Deal or No Deal? Affordable Housing in Winnetka

The debate about affordable housing in Winnetka rages on.

A Winnetka group filed two petitions on October 3 in an effort to put two referenda questions on the March 2012 ballot.

According to the Chicago Tribune, Carry Buck, leader of the Winnetka Home Owners Association, submitted approximately 1,600 signatures at the Winnetka Village Hall. The petitions advocate having voters answer whether or not they think the Village of Winnetka should expand its affordable housing plan and whether the development of the Post Office site should include affordable housing units.

The Affordable Housing and Appeal Act

Winnetka is in the process of working out how the community will respond to the Affordable Housing and Appeal Act. The Act, which came into effect in 2004, requires that all communities with less than 10% affordable housing (and a population greater than 1,000) approve and implement a plan to increase their affordable housing options. The median home price in Winnetka hit just over $1.1 million in 2010.

In Winnetka, qualification for affordable housing would require homeowners to earn at least $75,000 a year, and potential renters would need to earn approximately $45,000.

Wilmette, Winnetka, Glencoe, Kenilworth and Northfield all were required to submit plans, and all complied by June of 2005. Winnetka submitted theirs last.

Winnetka Home Owners Assocation Vs. the Interfaith Housing Center

The Winnetka Home Owners Association sends regular email newsletters about their efforts to combat affordable housing plans to approximately 1,500 people from many North Shore suburbs.

The Interfaith Housing Center, the biggest advocate of affordable housing in the northern suburbs, is at the heart of the battle. Gail Schechter, executive director of the Center, says that a general lack of political will has slowed progress.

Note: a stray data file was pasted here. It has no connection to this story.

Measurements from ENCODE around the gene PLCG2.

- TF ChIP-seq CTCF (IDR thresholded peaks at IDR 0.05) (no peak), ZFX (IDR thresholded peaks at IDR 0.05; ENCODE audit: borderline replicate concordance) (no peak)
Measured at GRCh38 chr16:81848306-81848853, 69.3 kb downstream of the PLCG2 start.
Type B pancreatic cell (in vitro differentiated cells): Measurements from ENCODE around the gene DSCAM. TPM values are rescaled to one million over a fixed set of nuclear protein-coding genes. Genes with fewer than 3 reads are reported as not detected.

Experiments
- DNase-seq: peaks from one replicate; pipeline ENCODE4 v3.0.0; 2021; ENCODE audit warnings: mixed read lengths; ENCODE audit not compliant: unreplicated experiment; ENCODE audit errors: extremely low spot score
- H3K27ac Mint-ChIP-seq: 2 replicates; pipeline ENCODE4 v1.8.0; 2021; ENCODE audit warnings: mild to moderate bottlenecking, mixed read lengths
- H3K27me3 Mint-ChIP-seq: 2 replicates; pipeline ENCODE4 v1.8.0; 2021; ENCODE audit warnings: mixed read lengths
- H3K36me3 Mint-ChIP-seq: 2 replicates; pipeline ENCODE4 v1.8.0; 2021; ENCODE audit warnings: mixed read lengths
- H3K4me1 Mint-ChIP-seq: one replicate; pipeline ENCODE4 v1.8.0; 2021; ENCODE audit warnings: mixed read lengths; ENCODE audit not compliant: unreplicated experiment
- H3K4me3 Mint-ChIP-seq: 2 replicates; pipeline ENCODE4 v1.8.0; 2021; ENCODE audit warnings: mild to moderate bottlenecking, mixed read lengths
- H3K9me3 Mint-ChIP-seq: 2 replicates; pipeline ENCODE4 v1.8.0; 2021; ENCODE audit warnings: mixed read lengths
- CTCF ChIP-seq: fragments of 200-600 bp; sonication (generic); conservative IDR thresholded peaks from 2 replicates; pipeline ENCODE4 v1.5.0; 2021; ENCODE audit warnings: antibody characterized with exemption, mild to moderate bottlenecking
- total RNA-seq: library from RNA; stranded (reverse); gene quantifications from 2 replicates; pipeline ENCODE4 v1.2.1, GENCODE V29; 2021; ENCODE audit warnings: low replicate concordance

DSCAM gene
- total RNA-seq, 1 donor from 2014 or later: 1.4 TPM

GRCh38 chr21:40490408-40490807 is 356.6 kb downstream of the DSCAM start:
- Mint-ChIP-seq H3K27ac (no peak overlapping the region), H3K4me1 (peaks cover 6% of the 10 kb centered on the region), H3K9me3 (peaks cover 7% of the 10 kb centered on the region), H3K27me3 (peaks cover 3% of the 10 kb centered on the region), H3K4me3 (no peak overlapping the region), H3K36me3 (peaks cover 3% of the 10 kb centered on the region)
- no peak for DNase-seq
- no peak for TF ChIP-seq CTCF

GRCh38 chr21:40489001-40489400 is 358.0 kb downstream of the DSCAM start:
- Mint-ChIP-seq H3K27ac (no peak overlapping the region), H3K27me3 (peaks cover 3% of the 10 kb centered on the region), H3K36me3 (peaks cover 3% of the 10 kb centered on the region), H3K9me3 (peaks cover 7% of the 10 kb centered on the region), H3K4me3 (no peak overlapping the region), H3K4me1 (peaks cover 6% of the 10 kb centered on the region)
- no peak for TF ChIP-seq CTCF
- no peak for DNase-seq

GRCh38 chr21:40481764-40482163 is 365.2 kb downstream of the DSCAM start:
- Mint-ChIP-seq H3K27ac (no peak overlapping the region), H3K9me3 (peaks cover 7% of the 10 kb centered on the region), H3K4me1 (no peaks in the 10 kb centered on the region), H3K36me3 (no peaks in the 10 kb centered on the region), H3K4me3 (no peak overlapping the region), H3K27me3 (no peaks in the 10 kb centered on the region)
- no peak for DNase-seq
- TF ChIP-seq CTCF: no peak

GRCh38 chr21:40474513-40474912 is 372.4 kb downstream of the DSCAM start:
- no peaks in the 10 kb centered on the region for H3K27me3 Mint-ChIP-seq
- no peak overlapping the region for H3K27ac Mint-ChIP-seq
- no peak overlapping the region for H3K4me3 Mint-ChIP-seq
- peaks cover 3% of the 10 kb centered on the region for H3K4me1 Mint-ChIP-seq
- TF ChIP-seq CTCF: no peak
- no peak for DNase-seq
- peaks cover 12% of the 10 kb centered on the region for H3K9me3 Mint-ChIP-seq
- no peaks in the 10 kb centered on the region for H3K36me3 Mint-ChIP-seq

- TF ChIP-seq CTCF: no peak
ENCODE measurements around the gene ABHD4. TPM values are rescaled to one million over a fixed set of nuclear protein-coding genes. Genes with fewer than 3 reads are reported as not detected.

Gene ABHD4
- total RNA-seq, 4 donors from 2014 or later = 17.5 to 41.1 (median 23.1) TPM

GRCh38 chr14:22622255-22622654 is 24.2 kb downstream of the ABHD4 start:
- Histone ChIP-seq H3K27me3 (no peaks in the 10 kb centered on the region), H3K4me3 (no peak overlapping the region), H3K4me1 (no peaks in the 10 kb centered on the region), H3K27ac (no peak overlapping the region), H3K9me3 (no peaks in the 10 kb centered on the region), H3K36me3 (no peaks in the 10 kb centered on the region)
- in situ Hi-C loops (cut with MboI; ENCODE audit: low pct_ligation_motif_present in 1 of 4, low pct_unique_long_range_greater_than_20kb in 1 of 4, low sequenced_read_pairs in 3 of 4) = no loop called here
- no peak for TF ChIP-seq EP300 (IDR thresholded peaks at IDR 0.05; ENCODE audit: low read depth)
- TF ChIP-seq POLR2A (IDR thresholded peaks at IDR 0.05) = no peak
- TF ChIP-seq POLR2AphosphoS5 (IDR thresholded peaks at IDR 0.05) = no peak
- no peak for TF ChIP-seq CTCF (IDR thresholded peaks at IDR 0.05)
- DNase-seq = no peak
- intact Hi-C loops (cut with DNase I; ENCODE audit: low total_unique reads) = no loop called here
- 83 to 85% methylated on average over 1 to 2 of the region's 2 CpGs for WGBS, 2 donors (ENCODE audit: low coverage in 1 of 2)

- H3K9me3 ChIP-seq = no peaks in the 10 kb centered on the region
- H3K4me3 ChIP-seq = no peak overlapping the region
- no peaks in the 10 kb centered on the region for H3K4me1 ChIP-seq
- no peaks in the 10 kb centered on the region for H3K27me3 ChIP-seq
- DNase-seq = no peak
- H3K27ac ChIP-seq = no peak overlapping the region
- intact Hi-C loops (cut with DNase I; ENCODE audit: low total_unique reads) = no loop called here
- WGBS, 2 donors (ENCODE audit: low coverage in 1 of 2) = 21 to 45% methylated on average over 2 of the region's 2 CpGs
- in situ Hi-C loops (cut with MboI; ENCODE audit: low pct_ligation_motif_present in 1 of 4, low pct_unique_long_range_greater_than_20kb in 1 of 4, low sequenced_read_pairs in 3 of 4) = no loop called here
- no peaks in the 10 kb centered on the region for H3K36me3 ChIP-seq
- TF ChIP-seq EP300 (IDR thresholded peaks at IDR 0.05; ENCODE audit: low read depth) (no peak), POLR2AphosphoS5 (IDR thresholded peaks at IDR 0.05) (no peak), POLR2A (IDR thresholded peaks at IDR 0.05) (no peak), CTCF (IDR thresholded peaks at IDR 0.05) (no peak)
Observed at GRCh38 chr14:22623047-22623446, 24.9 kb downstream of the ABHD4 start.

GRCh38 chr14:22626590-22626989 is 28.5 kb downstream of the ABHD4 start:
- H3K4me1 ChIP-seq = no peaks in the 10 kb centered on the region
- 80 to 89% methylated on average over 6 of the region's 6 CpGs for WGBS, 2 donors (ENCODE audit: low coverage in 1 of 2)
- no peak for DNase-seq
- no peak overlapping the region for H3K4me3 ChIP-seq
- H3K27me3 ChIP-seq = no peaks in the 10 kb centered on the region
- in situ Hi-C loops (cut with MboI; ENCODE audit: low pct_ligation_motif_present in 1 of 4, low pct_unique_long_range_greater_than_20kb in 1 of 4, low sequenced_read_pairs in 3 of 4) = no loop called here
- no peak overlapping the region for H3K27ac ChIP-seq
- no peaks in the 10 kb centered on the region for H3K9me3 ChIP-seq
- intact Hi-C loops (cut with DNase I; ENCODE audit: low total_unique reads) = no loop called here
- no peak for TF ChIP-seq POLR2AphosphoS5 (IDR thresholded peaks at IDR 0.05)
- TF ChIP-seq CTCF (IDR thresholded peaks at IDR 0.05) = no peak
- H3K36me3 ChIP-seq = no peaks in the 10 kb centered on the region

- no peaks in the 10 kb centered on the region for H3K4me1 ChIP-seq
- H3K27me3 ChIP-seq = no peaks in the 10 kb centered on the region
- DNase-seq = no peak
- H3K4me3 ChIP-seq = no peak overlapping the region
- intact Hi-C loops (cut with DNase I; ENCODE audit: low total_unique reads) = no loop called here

“From what I’ve seen, no village president or mayor in the northern suburbs is interested in making the expansion of housing for working class or poor people a top priority,” Schechter says.

Buck and the Home Owners Association see things differently. Their newsletters say that affordable housing is being railroaded, and Buck remains staunchly against what she says is a government intervention.

“Residents will be picking up the slack in property taxes created by handouts of tax breaks for low-income tenants and home owners in Winnetka,” Buck says.  She said that having some residents who pay lower property taxes than others would put a burden on the rest of the community.

But according to Schechter, there are too few affordable units being generated to affect property values or taxes significantly.

Is Race the Issue?

“I also believe that there’s an underlying racism,” Schechter says, citing a comment by a Winnetka Trustee at a May meeting about whether the community would be able to choose those who receive the affordable housing by community of origin over other factors like race, religion and familial status.

Buck says calling those against affordable housing racist is unwarranted slander, suggesting philanthropic and charitable efforts by Winnetka residents is proof that the motivation isn’t race or class.

Schechter sees the opposition as protecting what has become a very exclusive community: “They don’t understand that Winnetka looks like it does precisely because of government intervention in the housing market through zoning codes and tax policies favoring homeownership, and racially restrictive covenants that forged a lasting impact.”

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